After spending more time than any of us would like to admit discussing balls, it's time to move on to Seattle and the incredible football game Sunday figures to provide. To familiarize myself with the Seahawks, I went back and watched the film of three Hawks games: their dramatic NFC championship game win over the Packers, their Week 3 overtime triumph over Denver and the Patriots upset loss to the (at the time) upstart Seahawks in 2012.After discussing the Hawks zone-heavy scheme and Russell Wilson's unique mobility, I'm shifting gears and attacking the toughest question Bill Belichick's Patriots face on Sunday: how the heck do you attack Seattle's notorious "Legion of Boom"? Understanding the Cover 3
Given the complexities of modern day NFL offenses, it's remarkable that Seattle's defensive takeover of the league has been built almost exclusively around one of football's most simplistic coverage schemes. While the Hawks corners are known for their physical press coverage, they typically do so within the confines of Pete Carroll's Cover 3 zone.
This play, a fourth quarter Brady interception from the 2012 game, is a good example of how the Cover 3 works. As you can see, the scheme splits the field into three deep zones, with the outside corners responsible for the sidelines and a safety (usually Earl Thomas) patrolling the middle of the field.
With the deep zones of the field covered, the linebackers (and on this play, slot corner) are free to drop into underneath zones. On this play, with less space to defend in the red zone, the defense splits the into four underneath zones. In this case, the goal is to congest the middle of the field, making Brady choose between taking a shot against tight coverage on the sidelines or forcing a dangerous ball over the middle.
In this case, the Pats send Rob Gronkowski on a seam, hoping to clear out space underneath for Wes Welker. The plan works for a second, as Welker is open, but Brady is a split-second late pulling the trigger. By then, Welker's route has taken him into the zone of linebacker Bobby Wagner, forcing Brady to throw behind Welker. Welker is walloped by Wagner a split second after the pass deflects off his hands, and Earl Thomas is able to come up from his deep zone and pick it off to deny the Pats a scoring chance.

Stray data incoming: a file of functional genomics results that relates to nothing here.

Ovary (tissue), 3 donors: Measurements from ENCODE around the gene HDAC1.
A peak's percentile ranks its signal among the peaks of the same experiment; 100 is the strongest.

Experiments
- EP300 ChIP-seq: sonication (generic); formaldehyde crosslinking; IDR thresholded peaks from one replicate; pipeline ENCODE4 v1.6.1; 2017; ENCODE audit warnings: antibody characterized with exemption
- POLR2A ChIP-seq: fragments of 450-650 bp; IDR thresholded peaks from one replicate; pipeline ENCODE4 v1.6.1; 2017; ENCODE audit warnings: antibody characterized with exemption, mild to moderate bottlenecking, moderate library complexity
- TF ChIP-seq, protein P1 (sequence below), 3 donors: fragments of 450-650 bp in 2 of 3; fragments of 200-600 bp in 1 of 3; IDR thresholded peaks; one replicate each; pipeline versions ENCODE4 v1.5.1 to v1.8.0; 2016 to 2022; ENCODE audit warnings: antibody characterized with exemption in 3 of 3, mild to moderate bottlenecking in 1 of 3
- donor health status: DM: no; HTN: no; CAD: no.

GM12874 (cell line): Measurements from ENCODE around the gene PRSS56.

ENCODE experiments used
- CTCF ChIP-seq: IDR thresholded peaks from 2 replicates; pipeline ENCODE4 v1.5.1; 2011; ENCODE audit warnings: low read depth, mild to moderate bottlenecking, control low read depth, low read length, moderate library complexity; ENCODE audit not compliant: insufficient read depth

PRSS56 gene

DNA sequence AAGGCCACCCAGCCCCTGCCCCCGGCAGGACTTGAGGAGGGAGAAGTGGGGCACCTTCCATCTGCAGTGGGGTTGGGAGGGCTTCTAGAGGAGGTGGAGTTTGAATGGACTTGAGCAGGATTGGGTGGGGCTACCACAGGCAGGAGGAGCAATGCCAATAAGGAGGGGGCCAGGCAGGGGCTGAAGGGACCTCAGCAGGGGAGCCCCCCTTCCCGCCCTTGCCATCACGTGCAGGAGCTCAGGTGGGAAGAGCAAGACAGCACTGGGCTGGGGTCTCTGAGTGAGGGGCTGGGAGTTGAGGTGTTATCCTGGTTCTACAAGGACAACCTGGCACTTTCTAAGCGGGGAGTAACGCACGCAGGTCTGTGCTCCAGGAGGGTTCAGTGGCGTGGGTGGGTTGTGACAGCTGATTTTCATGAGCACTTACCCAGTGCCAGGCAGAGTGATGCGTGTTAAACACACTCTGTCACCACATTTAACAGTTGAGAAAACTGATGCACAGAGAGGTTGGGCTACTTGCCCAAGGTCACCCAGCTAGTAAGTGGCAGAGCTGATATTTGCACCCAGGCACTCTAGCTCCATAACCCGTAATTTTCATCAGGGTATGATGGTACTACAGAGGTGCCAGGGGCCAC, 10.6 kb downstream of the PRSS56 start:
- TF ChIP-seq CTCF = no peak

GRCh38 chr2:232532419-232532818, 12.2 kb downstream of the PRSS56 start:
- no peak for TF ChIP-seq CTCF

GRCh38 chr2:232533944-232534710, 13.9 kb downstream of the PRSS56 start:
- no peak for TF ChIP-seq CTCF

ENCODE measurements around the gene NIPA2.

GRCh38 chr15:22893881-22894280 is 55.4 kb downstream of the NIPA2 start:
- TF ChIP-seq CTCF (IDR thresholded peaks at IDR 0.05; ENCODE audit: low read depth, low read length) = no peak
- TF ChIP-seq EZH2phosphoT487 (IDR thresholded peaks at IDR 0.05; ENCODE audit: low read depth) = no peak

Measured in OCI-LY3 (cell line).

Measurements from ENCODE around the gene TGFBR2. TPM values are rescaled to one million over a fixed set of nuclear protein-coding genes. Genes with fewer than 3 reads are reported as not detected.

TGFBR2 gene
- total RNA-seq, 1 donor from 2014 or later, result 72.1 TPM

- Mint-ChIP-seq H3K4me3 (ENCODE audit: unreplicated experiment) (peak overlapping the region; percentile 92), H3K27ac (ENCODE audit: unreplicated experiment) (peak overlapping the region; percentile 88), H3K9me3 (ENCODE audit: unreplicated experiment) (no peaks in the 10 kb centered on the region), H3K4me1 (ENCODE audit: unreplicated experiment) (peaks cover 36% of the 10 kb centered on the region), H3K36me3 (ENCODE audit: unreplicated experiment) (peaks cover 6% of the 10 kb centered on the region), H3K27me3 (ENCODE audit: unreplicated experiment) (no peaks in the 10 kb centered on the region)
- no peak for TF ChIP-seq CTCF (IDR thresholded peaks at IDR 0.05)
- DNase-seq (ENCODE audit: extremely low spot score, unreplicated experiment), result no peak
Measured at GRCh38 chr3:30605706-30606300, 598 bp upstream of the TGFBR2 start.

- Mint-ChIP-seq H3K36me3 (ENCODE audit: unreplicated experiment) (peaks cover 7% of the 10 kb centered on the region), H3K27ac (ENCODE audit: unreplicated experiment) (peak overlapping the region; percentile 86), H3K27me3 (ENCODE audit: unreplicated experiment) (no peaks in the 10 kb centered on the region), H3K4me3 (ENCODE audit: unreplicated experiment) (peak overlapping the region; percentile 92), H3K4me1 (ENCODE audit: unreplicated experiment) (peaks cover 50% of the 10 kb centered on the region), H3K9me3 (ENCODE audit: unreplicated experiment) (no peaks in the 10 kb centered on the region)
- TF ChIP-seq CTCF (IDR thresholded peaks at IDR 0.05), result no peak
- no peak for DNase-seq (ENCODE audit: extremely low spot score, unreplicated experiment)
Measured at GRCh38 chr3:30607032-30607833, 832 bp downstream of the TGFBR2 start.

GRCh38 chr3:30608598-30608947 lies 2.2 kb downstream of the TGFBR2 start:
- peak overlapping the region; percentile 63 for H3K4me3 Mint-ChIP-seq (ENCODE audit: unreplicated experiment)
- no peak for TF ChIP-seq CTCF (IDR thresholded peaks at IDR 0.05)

Of course, there are plenty of variables worked into this basic defensive philosophy. Here, the nickel corner (back in 2012, that was Marcus Trufant) drops into zone covering the right flat. The Hawks still do that, but they often trust their nickel corner (now Jeremy Lane) in man coverage, while the rest of the secondary breaks into zone. In that case, the basic cover 3 principles remain, with the underneath defenders (typically two linebackers and Kam Chancelor) split the field into three zones.
For example, take this week three play against Denver. Slot corner Marcus Burley has Wes Welker one-on-one in the slot, while the linebackers and Chancelor split the middle into three distinct zones. Manning recognizes man coverage and goes after Burley, but Burley and zone defender Bobby Wagner play it well and limit Welker to a gain of just three yards.
Playing this much zone is a dangerous game for most teams in this pass-happy NFL, but Seattle has excelled with it largely due to excellent talent that fits the scheme well. While the legion of boom have gotten much of the attention, the scheme wouldn't work without the range of linebackers like Wagner, KJ Wright and Malcolm Smith. They also benefit from an excellent pass rush that often limits the time opposing quarterbacks have to find any holes in the zone.
Every zone has it's holes
It often doesn't seem like it watching the Seahawks play, but even a team as well-versed with their scheme as Seattle will have holes when playing zone. The key is using offensive personnel and formations to create space, something Tom Brady and the Patriots offense excel at.
One way to do that is to bunch receivers up in the formation, attempting to create confusion and force a defender to chose between defending two players. Denver did that frequently in their Week 3 game, including on this third down play.